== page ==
Hanegbi pleads not guilty as trial opens

MK "saw nothing wrong" with Likud appointments, lawyer says.

October 17, 2006 09:15
3 minute read.
tzahi hanegbi 298.88

tzahi hanegbi 298.88. (photo credit: Ariel Jerozolimski)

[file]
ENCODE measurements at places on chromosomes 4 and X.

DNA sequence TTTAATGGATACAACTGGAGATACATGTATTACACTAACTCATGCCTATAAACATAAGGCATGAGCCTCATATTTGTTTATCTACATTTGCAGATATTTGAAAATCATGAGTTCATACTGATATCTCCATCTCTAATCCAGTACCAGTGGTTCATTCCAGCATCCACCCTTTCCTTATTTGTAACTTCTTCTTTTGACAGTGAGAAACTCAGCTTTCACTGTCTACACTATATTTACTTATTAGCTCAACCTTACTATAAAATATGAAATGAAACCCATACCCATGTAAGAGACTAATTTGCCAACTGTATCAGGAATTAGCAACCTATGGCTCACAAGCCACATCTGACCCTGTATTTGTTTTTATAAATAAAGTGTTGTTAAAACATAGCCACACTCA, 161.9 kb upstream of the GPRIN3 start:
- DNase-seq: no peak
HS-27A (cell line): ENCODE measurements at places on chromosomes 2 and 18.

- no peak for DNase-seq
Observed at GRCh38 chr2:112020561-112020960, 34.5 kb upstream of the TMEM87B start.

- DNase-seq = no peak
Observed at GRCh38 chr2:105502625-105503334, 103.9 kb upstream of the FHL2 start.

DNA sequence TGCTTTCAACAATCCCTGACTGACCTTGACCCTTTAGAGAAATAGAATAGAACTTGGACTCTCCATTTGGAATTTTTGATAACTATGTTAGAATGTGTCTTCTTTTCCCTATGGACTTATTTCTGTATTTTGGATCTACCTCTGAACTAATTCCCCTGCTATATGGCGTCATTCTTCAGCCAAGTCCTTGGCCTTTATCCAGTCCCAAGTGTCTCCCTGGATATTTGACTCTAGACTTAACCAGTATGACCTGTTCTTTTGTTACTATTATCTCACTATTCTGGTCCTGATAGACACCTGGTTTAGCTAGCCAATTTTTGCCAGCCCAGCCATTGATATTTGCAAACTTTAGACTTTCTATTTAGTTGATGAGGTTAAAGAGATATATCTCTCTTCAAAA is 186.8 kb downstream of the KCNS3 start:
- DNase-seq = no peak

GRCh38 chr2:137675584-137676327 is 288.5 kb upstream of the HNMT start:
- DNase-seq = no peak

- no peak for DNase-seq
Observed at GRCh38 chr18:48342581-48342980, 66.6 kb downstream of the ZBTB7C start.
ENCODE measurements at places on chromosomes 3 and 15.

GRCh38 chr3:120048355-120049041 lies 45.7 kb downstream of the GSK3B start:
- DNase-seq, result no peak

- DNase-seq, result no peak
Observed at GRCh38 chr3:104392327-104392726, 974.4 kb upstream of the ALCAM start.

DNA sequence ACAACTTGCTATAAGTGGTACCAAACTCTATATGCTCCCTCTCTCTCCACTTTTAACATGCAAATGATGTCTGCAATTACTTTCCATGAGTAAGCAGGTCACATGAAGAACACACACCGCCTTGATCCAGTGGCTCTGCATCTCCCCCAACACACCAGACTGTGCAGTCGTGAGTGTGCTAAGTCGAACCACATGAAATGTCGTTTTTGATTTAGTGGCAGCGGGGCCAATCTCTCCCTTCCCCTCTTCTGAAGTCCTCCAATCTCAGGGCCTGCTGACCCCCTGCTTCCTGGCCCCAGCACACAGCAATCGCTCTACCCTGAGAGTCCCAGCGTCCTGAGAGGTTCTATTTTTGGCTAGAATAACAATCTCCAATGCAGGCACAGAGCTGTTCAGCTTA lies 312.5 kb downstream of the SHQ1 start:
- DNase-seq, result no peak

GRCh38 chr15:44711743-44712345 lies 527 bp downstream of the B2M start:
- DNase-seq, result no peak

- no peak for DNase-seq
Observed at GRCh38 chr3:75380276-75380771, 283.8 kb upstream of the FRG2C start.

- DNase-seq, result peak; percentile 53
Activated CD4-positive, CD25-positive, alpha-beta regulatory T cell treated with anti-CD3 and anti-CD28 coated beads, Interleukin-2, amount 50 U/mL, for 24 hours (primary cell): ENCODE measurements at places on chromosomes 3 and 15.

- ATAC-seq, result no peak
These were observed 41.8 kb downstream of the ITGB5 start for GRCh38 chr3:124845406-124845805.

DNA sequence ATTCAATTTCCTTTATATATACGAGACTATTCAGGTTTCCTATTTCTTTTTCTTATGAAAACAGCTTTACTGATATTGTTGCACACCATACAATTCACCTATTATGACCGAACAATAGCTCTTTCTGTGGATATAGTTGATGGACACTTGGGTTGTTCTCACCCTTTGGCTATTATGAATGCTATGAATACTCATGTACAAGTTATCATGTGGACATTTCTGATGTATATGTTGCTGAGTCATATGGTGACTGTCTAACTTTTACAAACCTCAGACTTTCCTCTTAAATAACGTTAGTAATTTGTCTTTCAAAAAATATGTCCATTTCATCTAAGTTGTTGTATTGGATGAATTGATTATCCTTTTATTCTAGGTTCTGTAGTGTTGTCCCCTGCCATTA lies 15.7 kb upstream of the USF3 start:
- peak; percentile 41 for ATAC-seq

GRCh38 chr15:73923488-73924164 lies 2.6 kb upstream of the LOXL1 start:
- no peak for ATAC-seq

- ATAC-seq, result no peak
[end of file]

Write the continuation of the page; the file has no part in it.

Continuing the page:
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MK Tzahi Hanegbi on Tuesday pleaded not guilty to all the charges included in the state's indictment against him for allegedly having made dozens of political appointments during his term as minister of the environment in the years 2001-2003. Hanegbi's plea came during the opening hearing of his trial in Jerusalem Magistrate's Court. He faces charges of fraud, breach of trust, election bribery, providing false testimony and lying under oath. The indictment gave the names of 69 people belonging to the Likud Central Committee - or relatives of members - who were given jobs in the ministry or organizations connected to it. "Hanegbi was in favor of Likud members submitting their candidacies for jobs in the public service," his lawyer, Ya'acov Weinroth, wrote in a formal, nine-page response to the indictment. "Hanegbi believes that there is nothing wrong with this as long as the professional body for making appointments in the Ministry of Environment applies professional considerations regarding the qualifications of each candidate." Weinroth added that Hanegbi's office received many curricula vitae from people seeking jobs and it was only natural that many of them would come from Likud Party members. However, "in the absolute majority of the cases, Hanegbi was not involved in the process of examining the candidates or absorbing them in the office," wrote Weinroth. "In the few cases in which Hanegbi was personally involved in picking out or presenting a candidate… he made certain the candidate had obvious and indisputable qualifications." Weinroth argued that, during Hanegbi's term, the ministry hired more than 200 employees. Of 34 workers who were appointed temporarily to positions requiring a tender, six had been referred by Hanegbi's office. Of 63 appointed by manpower companies, 11 were referred by Hanegbi's office. Of 30 workers appointed to positions that did not require a tender, 14 were referred by Hanegbi's office. Of 70-80 project managers chosen in public tenders, two were referred by the minister's office. Weinroth seemed to imply that only a small portion of the workers hired by the ministry during Hanegbi's term were referred by his office. Weinroth added that he intended to add one more column to the table contained in the indictment, which included the names of 69 employees, the period of employment of each, their job and each one's link to the Likud or Hanegbi personally. Weinroth told the court the column would describe the professional skills of each employee. "That will change the whole picture," he said. Weinroth also denied the second charge against Hanegbi, which claimed that on about November 23, 2002, just prior to the Likud Central Committee primaries to choose the party list for the 16th Knesset, Hanegbi wrote and published an ad boasting that he had made the largest number of political appointments of any Likud minister in the outgoing government. When the Movement for Quality Government complained to the Central Elections Committee, Hanegbi allegedly submitted a false affidavit in response saying that he was in no way connected to the writing of the ad. He repeated the claim during a hearing before the committee after swearing to tell the truth. Weinroth wrote in response to the indictment that Hanegbi did not lie in the affidavit or testimony, "and, at any rate, he did not mean to mislead or falsify." He said that the ad in question had been a story initiated by a reporter for the magazine and that he had been interviewed for it. The trial is to resume in March to give the defense time to review all the evidence compiled by the prosecution during the two-year investigation. Hanegbi's close aide, Shmuel Hershkowitz, is on trial with him for alleged involvement in the political appointments.

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